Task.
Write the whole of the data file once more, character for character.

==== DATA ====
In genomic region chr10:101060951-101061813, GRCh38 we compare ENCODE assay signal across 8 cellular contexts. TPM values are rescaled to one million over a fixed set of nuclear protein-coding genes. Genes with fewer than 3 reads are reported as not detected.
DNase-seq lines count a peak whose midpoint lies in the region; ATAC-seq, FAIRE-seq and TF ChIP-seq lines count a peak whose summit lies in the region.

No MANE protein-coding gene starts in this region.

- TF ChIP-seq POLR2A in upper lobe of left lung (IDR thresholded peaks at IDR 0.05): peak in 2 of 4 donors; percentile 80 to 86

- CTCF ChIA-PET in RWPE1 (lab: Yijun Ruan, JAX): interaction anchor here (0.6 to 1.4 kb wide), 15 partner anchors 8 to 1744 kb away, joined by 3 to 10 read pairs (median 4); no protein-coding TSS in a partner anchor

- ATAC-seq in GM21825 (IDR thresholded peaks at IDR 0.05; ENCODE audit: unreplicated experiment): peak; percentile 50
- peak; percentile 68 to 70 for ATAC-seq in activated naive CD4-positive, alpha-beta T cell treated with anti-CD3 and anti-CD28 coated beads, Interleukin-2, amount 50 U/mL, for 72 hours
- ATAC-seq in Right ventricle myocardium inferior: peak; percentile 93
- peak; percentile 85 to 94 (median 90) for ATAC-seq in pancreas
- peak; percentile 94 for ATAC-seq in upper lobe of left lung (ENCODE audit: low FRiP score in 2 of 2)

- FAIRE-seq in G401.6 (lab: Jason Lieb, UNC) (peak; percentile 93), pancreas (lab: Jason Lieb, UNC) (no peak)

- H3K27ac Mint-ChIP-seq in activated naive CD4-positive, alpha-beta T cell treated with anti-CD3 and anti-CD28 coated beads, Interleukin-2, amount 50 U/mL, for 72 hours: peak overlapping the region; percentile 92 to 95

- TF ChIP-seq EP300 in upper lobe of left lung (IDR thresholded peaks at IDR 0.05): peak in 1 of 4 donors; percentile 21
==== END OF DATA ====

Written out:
In genomic region chr10:101060951-101061813, GRCh38 we compare ENCODE assay signal across 8 cellular contexts. TPM values are rescaled to one million over a fixed set of nuclear protein-coding genes. Genes with fewer than 3 reads are reported as not detected.
DNase-seq lines count a peak whose midpoint lies in the region; ATAC-seq, FAIRE-seq and TF ChIP-seq lines count a peak whose summit lies in the region.

No MANE protein-coding gene starts in this region.

- TF ChIP-seq POLR2A in upper lobe of left lung (IDR thresholded peaks at IDR 0.05): peak in 2 of 4 donors; percentile 80 to 86

- CTCF ChIA-PET in RWPE1 (lab: Yijun Ruan, JAX): interaction anchor here (0.6 to 1.4 kb wide), 15 partner anchors 8 to 1744 kb away, joined by 3 to 10 read pairs (median 4); no protein-coding TSS in a partner anchor

- ATAC-seq in GM21825 (IDR thresholded peaks at IDR 0.05; ENCODE audit: unreplicated experiment): peak; percentile 50
- peak; percentile 68 to 70 for ATAC-seq in activated naive CD4-positive, alpha-beta T cell treated with anti-CD3 and anti-CD28 coated beads, Interleukin-2, amount 50 U/mL, for 72 hours
- ATAC-seq in Right ventricle myocardium inferior: peak; percentile 93
- peak; percentile 85 to 94 (median 90) for ATAC-seq in pancreas
- peak; percentile 94 for ATAC-seq in upper lobe of left lung (ENCODE audit: low FRiP score in 2 of 2)

- FAIRE-seq in G401.6 (lab: Jason Lieb, UNC) (peak; percentile 93), pancreas (lab: Jason Lieb, UNC) (no peak)

- H3K27ac Mint-ChIP-seq in activated naive CD4-positive, alpha-beta T cell treated with anti-CD3 and anti-CD28 coated beads, Interleukin-2, amount 50 U/mL, for 72 hours: peak overlapping the region; percentile 92 to 95

- TF ChIP-seq EP300 in upper lobe of left lung (IDR thresholded peaks at IDR 0.05): peak in 1 of 4 donors; percentile 21